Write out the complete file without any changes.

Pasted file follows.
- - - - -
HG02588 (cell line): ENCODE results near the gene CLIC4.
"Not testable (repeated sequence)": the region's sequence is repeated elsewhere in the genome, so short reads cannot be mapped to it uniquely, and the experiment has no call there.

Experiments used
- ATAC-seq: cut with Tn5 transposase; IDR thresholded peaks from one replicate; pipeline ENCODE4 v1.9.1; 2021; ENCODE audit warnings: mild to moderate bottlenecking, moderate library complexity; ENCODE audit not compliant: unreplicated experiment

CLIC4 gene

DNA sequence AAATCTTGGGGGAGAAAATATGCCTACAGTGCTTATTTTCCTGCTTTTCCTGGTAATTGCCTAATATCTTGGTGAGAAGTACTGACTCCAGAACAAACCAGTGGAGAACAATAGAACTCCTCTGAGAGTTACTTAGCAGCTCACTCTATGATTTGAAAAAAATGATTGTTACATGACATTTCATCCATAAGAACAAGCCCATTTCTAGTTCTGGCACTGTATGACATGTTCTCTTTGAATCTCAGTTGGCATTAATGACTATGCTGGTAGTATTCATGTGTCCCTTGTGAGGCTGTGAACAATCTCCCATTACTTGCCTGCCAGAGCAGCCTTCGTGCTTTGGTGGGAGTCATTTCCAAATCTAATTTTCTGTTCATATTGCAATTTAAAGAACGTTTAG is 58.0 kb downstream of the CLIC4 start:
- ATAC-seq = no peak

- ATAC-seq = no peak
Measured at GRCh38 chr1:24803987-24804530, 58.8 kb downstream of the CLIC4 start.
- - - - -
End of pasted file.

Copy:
HG02588 (cell line): ENCODE results near the gene CLIC4.
"Not testable (repeated sequence)": the region's sequence is repeated elsewhere in the genome, so short reads cannot be mapped to it uniquely, and the experiment has no call there.

Experiments used
- ATAC-seq: cut with Tn5 transposase; IDR thresholded peaks from one replicate; pipeline ENCODE4 v1.9.1; 2021; ENCODE audit warnings: mild to moderate bottlenecking, moderate library complexity; ENCODE audit not compliant: unreplicated experiment

CLIC4 gene

DNA sequence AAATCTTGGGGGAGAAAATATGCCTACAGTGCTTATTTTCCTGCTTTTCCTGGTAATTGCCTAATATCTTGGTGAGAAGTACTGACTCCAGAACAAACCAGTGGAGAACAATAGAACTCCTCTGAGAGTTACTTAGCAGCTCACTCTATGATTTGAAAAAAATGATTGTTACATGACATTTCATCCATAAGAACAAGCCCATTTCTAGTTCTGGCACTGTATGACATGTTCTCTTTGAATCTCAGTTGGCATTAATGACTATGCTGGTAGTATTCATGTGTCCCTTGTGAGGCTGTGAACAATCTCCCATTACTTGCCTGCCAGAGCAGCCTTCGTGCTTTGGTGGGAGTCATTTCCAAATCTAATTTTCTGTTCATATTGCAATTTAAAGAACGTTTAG is 58.0 kb downstream of the CLIC4 start:
- ATAC-seq = no peak

- ATAC-seq = no peak
Measured at GRCh38 chr1:24803987-24804530, 58.8 kb downstream of the CLIC4 start.